Media Mistakes, Slipping Standards and the 60 Minutes Problem (PODCAST)

This podcast was first published on April 15, 2021, but disappeared from view some months later. Here it is, revived now by popular demand!

A hard look at slipping journalism standards, the 60 Minutes DeSantis story, and the devastating fallout when it comes to fairness and accuracy.

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10 thoughts on “Media Mistakes, Slipping Standards and the 60 Minutes Problem (PODCAST)”

  1. You are the best of the very few true “journalists” remaining in the US and many like me and my family could not be more appreciative for you, Full Measure or this newsletter. I downloaded “Slanted” to my Kindle last night and can barely put it down. Thank you for all your efforts Sharyl!

  2. This false reporting in not new to 60 Minutes, they have been doing this for years. The details presented below is from my own experience, some of the details may not be totally accurate but it is what I remember and regardless, it is very close to what happened. In the 80’s I worked for a Chemical Company that purchased an existing business in the Niagara Falls area. Someone built homes over an old landfill and fumes were leaching up from the ground causing health issues to the residents. Our company had an excellent track record for being environmentally sound and the 60 minutes crew reached out to our Plant Manager at this facility and wanted to get his thoughts on why he thought this landfill was contaminated and to provide any insight. [The facility was located miles from this residential area.] The Plant Manger had no knowledge that our Niagara Falls company sent anything to this landfill but wanted to be helpful if someone was trying to get to truth. However, after 60 Minutes got done editing his almost 1-hour interview, they aired on TV their own narrative in which the interviewer asked our Plant Manager if he had any knowledge of our waste going to this landfill and the mixed and sliced taped answer came out as “Yes, this facility sent waste to this landfill using contracted waste haulers.” A total falsehood. Our company made every employee watch the full unedited interview and it quickly became apparent that our Plant Manager had no knowledge of any such waste going to this landfill in the past or present. He did mention that some companies may have sent waste to this landfill unintentionally as they may have been unaware that the contracted waste haulers took it to this specific landfill. He told the 60 minutes interviewer that new laws are in place which now makes companies responsible for any waste from cradle to grave. None of this mannered to 60 minutes as they wanted the American public to think Chemical companies were irresponsible and evil. To this day, I have no respect for the 60 minutes program based on what they did to our Plant Manager and I can assure you the hack job they did on Governor DeSantis is more of a norm rather than an exception. The next time you watch 60 minutes or any mainstream news story, it is always good to filter it for the whole truth and not just their one-sided narrative.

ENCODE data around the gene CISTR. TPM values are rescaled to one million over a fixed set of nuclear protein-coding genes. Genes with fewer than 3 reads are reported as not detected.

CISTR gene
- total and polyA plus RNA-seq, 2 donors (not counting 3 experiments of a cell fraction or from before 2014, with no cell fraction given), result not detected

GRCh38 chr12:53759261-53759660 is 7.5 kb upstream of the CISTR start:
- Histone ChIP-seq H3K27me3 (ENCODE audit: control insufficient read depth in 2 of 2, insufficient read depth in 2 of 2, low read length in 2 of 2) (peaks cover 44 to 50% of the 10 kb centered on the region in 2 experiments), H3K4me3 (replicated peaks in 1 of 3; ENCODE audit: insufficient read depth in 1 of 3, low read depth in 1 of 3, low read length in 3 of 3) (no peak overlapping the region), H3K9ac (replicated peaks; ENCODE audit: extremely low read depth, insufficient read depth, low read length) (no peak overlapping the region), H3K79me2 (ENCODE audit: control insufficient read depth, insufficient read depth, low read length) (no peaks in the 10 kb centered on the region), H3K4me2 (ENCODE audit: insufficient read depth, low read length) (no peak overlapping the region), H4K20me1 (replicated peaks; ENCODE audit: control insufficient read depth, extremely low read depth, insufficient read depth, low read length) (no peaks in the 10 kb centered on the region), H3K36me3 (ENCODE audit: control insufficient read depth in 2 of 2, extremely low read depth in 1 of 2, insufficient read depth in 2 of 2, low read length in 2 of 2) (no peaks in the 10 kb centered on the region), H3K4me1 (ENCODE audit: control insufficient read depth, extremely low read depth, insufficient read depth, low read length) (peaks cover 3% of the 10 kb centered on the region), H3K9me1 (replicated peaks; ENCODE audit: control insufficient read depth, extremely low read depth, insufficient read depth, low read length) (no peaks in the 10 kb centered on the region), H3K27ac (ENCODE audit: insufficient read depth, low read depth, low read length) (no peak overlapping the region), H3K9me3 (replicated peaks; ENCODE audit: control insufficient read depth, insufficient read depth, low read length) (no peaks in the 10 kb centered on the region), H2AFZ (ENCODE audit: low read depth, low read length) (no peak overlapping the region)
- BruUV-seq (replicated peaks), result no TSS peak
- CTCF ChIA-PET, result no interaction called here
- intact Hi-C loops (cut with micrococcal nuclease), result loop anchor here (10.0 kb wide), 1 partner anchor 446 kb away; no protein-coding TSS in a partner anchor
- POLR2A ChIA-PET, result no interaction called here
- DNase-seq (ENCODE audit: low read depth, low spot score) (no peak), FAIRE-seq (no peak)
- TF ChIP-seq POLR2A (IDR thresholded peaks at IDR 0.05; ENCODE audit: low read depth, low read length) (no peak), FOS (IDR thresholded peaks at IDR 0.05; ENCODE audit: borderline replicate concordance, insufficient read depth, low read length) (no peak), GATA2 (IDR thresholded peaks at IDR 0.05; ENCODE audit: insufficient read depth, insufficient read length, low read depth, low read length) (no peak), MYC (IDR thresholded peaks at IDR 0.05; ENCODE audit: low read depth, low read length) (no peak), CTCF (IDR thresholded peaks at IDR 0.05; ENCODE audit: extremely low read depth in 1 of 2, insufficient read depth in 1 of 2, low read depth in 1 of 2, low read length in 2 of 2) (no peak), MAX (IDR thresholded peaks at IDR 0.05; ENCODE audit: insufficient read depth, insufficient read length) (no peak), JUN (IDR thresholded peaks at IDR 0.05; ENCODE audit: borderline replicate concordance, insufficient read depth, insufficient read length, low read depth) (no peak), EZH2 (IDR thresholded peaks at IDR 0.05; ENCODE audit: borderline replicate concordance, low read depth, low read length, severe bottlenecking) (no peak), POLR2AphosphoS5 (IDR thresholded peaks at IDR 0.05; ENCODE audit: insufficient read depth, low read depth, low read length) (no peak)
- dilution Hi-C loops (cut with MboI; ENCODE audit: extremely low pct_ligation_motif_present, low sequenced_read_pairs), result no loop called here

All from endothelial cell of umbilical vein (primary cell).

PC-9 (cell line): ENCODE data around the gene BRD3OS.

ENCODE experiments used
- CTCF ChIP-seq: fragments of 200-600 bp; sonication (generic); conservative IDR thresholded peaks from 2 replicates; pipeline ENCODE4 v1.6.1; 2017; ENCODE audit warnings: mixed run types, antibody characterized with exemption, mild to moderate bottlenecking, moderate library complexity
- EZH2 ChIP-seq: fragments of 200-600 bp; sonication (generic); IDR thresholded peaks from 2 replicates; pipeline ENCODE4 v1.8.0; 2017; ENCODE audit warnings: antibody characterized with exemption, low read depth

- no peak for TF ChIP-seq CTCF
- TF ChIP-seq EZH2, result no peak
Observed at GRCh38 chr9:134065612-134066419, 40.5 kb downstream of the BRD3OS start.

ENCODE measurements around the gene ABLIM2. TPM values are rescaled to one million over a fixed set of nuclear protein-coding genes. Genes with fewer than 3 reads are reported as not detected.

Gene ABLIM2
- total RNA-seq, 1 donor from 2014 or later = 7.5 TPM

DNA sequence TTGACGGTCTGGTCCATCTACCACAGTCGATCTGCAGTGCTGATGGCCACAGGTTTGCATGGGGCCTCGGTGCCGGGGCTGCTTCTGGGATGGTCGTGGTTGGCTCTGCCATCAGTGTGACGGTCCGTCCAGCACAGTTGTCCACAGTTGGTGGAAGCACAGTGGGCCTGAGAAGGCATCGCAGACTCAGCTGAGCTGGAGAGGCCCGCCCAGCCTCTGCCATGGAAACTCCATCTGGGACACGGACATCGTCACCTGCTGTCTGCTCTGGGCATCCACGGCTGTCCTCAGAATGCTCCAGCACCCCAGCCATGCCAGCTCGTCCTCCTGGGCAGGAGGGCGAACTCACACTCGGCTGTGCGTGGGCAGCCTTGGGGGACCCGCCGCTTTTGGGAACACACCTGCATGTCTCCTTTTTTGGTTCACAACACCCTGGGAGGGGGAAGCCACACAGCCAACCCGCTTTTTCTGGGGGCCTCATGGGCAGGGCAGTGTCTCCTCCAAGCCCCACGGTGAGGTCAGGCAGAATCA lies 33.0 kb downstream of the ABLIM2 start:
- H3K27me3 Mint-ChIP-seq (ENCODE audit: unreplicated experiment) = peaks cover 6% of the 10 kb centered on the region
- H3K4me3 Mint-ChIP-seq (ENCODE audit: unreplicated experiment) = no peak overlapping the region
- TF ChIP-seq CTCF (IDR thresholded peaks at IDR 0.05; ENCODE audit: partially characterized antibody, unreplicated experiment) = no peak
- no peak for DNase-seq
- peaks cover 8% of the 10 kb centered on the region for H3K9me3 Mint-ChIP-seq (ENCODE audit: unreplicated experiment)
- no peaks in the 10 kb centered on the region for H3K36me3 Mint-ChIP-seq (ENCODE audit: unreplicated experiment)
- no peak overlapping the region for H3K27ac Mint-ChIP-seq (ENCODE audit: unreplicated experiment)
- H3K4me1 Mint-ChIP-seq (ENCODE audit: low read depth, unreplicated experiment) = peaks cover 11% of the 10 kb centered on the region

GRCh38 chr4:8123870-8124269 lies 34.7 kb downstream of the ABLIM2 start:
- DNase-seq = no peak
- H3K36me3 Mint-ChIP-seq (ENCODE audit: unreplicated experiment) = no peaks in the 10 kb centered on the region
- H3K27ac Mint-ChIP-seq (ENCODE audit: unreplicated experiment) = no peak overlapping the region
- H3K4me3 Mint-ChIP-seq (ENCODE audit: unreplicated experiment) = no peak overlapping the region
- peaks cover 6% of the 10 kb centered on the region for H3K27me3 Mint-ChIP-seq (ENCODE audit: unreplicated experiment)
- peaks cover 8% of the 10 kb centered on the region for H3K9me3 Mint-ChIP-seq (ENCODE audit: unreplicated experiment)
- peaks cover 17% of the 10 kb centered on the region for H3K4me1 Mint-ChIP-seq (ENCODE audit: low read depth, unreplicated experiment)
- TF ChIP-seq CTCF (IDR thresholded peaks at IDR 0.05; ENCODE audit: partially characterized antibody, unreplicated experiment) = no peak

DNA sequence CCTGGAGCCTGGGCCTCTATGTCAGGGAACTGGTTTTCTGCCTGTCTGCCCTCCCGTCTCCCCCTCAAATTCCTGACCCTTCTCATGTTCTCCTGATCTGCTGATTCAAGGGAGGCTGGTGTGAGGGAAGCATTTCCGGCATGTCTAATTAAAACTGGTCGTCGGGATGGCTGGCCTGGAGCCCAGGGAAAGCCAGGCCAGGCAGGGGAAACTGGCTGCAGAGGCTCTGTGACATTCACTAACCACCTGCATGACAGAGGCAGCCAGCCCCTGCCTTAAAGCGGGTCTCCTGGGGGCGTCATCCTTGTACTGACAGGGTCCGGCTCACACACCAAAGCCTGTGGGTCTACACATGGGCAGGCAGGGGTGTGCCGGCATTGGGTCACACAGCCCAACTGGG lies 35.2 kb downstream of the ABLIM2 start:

1. 60 minutes has been one of the early industry leaders in pumping out toxic waste. It probably started out as a way to get ratings, and then it snowballed into a corrupt, leftist narrative-producing propaganda outlet. I’ve had a healthy disrespect for them for over 40 years, starting when I saw how inaccurate & slanted their reporting was when it came to law enforcement. The ‘free press’ has waaaay too many protections.

  3. You are too kind when you refer to journalist falsehoods as “mistakes”. I understand the reluctance to brand the untrue statements as lies. But- When a statement is found to have been untrue, it should be labeled as such. The statement was FALSE or NOT TRUE if unintentional it can be called a mistake. But the speaker must explain why the mistake was made. Unless they can explain it, it remains a lie. It is up to the journalist to tell us that the statement was a mistake instead of a lie.

  4. I myself have firsthand experience with media manipulation.
    A great part of my military service was spent in the intelligence world and one of my duties was to route classified messages. At the beginning of my tour, I was routing a classified message when something made me stop. Reaching into my desk drawer, I pulled out the day’s copy of the Washington Post and found an article I’d read which discussed the subject of the document.

    What I read in the message contradicted most of what was written in the article, either in total or in part. And a good deal of what was in the message was not in the article. Looking at how much they differed was quite an epiphany.
    At the end of my tour, I left the service with a skepticism about the media that I’ve had for last forty years.

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